Costco may have beaten Dell to the punch with its Black Friday ad this year as a major retailer selling PCs, but the computer manufacturer reliably releases its ad around Nov. 1 — and this year is no exception. As usual, it features the full breadth of Dell’s product line, with the best deals usually coming as “doorbusters” that are only available for a limited time.
Best Dell Black Friday 2018 deals:
The biggest doorbuster will no doubt be the Inspiron 11 3000 laptop, which will sell for just $119.99. Of course, its specs are basic — AMD E2-9000e processor, 4GB of RAM, 32GB of storage — and the timing of the sale is a bit awkward, coming on Thanksgiving at 6 p.m. right when many people will be sitting down for turkey dinner. But a deal’s a deal, so expect the advertised limited quantities to be snapped up quickly.
Also: Best Black Friday 2018 deals: Business Bargain Hunter’s top picks
If you prefer a dirt-cheap desktop instead, the next hour’s doorbuster is an Inspiron Small Desktop for $249.99, which does include an Intel Core i3 CPU along with 4 gigs of memory and a terabyte hard drive. For another budget laptop deal, you can wake up early on Black Friday instead for an 8 a.m. doorbuster of a $149.99 2-in-1 version of the Inspiron 11 3000, coming with the same amount of RAM and storage as the $120 model, but with a slightly different AMD processor (A6-9220e).
CNET: Best Black Friday deals 2018 | Best Holiday gifts 2018 | Best TVs to give for the holidays
Dell is also advertising two other sub-$200 laptop doorbusters (each $199.99): one at 10 a.m. on Black Friday for an Inspiron 15 3000 with Intel Celeron chip, 4GB of RAM, 500GB hard drive, and 15.6-inch display; the other the day before at the same hour for an Inspiron Chromebook 11 2-in-1 with Celeron processor, 4GB of memory, and 32GB of storage. For a little more you can upgrade to an Inspiron 15 3000 edition with a Pentium processor instead of a Celeron — $229.99 as a doorbuster at 2 p.m. on Black Friday — or pay $329.99 at the same to get one with a Core i3 CPU and double the RAM and storage.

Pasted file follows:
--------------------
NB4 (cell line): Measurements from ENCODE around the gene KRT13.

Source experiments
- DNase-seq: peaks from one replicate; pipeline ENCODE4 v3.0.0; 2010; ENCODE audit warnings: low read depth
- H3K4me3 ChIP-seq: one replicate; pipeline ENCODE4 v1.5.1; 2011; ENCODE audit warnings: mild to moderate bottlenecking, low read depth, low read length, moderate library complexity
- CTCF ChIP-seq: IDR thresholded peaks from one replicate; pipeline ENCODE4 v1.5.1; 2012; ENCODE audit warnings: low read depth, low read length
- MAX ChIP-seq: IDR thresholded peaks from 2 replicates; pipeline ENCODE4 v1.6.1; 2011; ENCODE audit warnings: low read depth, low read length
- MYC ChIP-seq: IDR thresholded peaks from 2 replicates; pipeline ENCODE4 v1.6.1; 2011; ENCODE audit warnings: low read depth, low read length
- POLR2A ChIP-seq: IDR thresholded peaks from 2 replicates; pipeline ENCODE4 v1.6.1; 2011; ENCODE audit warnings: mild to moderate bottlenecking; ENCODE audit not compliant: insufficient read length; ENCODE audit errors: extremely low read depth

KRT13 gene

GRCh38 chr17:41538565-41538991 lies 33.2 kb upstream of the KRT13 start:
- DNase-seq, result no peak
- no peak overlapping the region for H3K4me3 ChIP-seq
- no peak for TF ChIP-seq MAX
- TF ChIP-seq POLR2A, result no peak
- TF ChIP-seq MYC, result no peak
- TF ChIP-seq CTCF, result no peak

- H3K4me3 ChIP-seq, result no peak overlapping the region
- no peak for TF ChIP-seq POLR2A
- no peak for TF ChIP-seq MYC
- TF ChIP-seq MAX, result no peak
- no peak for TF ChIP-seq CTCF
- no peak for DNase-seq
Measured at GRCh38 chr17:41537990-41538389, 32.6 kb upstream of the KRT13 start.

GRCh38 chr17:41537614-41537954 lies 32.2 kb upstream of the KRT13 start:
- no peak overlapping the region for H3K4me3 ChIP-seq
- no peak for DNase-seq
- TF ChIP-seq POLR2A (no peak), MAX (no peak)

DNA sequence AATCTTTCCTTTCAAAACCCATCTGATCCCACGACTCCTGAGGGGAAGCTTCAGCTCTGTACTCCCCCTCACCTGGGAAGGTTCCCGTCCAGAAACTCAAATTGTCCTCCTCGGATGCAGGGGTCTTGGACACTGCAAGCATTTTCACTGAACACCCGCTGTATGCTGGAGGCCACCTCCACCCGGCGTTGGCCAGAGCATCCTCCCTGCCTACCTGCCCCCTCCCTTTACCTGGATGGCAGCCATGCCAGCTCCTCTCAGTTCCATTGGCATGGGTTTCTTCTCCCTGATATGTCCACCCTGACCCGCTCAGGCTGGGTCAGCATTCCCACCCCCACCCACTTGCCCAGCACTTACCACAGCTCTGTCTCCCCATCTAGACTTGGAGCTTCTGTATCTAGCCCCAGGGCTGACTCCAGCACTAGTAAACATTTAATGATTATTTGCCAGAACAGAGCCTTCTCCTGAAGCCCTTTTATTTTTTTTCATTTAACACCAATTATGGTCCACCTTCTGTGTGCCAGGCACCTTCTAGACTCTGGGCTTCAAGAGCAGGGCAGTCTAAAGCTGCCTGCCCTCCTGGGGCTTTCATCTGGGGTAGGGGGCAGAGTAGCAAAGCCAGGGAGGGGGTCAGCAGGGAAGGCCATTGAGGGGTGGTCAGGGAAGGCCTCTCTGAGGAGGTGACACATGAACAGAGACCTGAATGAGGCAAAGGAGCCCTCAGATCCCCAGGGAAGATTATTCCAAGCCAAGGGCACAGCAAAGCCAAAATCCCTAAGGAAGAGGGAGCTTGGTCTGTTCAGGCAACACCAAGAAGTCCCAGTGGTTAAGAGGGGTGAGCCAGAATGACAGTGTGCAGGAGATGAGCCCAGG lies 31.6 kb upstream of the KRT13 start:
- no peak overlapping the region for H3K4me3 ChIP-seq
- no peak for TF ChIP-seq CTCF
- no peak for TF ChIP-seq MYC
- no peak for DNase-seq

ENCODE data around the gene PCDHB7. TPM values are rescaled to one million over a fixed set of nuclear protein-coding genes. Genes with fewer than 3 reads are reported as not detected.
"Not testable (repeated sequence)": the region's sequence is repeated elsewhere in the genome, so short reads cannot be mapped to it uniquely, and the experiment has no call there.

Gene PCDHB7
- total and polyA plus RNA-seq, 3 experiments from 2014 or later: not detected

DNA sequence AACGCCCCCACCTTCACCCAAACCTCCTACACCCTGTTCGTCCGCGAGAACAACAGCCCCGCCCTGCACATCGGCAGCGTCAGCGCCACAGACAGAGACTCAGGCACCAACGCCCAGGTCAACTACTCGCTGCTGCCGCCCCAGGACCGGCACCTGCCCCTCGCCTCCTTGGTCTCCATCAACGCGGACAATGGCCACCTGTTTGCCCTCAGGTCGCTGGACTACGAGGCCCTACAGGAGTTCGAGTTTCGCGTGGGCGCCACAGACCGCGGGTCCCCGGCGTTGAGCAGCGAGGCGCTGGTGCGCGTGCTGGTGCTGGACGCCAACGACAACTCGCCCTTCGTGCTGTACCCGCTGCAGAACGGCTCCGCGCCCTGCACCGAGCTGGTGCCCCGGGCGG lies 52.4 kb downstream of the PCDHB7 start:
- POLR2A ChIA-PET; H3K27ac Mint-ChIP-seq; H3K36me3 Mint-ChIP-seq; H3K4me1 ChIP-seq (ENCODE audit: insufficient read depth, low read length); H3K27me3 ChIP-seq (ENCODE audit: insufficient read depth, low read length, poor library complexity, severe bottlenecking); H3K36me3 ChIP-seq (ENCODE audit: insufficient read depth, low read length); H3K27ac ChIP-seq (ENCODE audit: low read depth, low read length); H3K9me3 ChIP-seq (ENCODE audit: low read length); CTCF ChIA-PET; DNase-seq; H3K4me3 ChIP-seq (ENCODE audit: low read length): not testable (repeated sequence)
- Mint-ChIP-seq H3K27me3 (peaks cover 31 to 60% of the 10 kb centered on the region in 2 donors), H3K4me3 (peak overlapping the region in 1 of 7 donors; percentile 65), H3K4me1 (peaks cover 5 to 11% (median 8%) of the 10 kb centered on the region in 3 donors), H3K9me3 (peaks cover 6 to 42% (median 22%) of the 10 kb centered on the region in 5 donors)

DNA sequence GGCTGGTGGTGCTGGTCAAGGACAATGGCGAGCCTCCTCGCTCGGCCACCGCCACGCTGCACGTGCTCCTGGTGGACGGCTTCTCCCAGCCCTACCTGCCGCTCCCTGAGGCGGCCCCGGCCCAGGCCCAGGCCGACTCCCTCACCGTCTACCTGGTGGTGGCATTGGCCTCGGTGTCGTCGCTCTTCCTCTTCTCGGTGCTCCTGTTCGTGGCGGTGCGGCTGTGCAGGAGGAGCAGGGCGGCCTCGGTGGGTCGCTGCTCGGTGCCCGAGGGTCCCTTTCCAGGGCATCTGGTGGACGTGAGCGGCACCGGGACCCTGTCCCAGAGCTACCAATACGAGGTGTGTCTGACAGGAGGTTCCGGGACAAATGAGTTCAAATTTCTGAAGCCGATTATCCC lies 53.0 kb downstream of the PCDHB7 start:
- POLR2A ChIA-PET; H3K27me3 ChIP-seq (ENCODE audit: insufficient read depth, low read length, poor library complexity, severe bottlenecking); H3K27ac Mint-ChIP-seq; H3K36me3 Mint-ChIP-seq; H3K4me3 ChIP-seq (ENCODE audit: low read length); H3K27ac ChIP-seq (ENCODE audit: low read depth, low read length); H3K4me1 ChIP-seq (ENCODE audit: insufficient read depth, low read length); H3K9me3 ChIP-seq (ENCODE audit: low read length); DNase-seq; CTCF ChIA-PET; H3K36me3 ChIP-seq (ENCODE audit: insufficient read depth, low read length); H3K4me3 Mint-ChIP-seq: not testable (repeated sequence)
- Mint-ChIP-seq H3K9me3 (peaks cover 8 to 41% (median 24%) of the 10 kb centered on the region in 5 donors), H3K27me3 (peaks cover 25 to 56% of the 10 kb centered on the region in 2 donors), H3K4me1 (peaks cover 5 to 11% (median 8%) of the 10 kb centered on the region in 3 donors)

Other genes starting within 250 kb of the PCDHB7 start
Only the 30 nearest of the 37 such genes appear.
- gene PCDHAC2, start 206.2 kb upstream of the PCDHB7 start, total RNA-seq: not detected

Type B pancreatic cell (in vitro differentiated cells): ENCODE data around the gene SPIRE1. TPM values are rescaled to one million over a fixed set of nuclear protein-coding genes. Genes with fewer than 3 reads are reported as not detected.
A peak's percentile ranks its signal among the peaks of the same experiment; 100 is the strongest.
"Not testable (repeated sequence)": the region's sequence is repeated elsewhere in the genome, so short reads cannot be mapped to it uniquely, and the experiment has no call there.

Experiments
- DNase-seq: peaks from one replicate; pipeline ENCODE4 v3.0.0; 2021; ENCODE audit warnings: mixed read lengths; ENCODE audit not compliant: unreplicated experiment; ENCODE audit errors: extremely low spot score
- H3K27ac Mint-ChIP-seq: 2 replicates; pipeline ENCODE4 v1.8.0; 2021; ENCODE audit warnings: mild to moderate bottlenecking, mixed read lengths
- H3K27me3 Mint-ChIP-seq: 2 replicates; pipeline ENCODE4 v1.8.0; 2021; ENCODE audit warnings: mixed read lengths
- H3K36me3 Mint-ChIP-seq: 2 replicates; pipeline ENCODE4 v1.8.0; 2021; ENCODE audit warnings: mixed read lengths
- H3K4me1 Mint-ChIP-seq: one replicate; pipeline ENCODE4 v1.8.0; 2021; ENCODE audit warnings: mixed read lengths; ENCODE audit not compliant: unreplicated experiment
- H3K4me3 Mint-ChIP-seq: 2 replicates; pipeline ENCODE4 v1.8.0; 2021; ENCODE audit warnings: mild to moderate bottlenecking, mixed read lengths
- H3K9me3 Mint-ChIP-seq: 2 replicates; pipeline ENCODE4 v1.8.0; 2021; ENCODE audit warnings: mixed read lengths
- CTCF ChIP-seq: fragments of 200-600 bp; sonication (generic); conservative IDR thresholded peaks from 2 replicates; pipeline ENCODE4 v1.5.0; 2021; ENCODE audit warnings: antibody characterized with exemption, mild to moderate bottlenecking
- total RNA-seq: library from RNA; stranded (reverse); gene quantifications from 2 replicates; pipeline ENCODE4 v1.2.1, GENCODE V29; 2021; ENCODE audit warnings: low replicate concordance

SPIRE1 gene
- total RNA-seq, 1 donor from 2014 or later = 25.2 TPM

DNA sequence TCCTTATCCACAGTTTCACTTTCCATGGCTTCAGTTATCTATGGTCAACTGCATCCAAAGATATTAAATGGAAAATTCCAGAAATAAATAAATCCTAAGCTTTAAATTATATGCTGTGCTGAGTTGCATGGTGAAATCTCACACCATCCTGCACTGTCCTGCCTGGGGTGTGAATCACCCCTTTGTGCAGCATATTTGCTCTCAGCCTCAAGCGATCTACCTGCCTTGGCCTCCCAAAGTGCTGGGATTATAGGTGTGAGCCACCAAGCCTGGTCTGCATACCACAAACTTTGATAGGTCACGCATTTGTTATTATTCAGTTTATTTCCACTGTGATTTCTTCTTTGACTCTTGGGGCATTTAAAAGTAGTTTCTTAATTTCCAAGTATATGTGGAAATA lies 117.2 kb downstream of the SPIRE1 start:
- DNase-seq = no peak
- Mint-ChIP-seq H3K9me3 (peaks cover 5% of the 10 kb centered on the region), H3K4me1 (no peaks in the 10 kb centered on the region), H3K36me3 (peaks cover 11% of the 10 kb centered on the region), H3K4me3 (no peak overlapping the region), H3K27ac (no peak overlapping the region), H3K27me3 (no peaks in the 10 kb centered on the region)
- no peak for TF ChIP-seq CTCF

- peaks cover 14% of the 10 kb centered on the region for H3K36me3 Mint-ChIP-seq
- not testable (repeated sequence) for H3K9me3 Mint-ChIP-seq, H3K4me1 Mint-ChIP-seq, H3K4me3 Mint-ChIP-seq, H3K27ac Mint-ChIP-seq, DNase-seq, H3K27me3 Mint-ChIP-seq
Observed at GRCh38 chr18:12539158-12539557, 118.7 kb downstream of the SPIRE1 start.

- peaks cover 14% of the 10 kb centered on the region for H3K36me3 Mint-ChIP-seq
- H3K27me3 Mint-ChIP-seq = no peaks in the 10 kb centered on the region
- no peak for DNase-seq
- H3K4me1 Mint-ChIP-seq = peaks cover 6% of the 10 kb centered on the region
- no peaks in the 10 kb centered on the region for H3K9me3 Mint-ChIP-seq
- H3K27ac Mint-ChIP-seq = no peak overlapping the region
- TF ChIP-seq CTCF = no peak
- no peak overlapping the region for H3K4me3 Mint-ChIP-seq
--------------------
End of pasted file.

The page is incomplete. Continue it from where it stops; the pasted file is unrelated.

Other desktop doorbusters include an Inspiron 22 3000 Touch all-in-one that comes with an AMD E2-9000e processor, 4GB of RAM, 1TB hard drive, and a 21.5-inch 1080p HD touchscreen for $299.99 starting at noon on Black Friday. For more power, you can step up to an Inspiron tower with Core i5, 8 gigs of RAM, and terabyte hard drive for either $399.99 at 6 p.m. on Black Friday or for $499.99 with a bundled 24-inch monitor at 8 p.m. on Thanksgiving.
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Dell is touting its $499.99 doorbuster for its Inspiron Gaming Desktop (10 p.m. on Thanksgiving) as the lowest price ever on the system, though expect compromises for that low price. In particular, you only get a Core i3 processor in addition to 8 gigs of RAM, 1TB hard drive, and Nvidia GeForce GTX 1050 graphics. If you’re willing to pay for a faster processor, a non-doorbuster deal for the Inspiron Gaming Desktop features a Core i5 as well as a more powerful GeForce GTX 1060 graphics card for $749.99. Gamers on the go might be interested in the G5 15 gaming laptop (Core i7, 16GB of RAM, terabyte hard drive plus 256GB SSD, GeForce GTX 1060 graphics card, 15.6-inch display) that’s available for $999.99 on Thanksgiving at 8 p.m.